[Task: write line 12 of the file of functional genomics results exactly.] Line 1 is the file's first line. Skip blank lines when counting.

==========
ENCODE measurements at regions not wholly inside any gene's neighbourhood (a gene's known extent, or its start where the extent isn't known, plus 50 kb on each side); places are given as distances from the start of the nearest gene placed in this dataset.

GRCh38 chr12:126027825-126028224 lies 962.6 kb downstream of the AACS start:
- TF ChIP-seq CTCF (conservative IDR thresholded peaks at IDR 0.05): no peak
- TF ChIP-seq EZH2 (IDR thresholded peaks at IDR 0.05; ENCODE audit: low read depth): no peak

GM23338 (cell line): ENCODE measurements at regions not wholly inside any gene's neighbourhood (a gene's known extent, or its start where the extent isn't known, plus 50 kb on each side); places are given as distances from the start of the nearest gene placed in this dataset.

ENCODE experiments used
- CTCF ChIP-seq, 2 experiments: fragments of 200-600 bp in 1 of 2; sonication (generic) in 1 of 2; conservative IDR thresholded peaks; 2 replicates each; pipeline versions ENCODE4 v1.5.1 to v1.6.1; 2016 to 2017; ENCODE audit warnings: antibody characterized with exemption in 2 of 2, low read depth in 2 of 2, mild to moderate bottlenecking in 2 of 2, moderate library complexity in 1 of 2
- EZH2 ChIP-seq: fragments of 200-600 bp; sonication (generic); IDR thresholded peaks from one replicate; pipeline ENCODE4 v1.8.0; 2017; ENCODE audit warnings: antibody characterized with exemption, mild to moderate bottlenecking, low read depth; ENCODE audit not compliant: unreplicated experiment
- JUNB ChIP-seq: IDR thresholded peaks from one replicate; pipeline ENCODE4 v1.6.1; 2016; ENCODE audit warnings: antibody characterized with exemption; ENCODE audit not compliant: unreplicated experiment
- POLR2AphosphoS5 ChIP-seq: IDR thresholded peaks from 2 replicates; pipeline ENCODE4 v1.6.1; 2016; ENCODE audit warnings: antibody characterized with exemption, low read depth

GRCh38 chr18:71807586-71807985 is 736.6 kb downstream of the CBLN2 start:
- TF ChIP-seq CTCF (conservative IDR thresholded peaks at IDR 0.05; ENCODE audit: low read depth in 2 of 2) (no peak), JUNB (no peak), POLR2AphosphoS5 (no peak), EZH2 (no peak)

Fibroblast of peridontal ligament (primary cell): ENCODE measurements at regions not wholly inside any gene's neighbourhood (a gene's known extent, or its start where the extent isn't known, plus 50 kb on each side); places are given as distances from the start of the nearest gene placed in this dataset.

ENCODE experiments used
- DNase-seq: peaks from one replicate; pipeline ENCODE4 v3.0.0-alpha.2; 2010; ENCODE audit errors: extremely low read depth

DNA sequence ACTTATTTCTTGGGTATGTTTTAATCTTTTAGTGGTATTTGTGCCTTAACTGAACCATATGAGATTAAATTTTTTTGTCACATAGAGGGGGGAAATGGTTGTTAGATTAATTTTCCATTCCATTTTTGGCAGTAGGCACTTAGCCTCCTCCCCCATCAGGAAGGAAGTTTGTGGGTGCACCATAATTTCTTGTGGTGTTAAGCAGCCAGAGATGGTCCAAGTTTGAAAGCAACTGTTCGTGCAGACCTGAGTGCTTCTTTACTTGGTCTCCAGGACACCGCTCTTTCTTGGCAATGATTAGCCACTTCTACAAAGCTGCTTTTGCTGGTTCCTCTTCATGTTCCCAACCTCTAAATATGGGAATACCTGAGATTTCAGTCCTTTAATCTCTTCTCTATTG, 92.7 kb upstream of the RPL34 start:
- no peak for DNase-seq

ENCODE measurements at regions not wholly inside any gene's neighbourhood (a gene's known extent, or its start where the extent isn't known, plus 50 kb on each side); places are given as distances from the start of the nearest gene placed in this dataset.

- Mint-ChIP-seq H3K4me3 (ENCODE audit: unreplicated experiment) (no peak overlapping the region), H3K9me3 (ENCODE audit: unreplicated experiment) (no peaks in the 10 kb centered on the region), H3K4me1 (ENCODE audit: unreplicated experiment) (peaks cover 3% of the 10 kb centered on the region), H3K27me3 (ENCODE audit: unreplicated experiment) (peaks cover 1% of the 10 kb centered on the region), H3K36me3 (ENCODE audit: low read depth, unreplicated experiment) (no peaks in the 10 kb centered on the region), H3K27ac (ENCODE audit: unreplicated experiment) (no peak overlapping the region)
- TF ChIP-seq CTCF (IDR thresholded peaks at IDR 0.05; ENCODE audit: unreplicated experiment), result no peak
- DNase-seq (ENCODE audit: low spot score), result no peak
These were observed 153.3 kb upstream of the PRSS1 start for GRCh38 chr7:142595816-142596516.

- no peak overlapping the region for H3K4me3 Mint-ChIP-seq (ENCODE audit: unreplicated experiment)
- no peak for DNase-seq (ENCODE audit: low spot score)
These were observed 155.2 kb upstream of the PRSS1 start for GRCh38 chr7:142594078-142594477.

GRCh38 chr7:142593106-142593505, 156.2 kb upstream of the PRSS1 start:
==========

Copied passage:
- TF ChIP-seq CTCF (conservative IDR thresholded peaks at IDR 0.05; ENCODE audit: low read depth in 2 of 2) (no peak), JUNB (no peak), POLR2AphosphoS5 (no peak), EZH2 (no peak)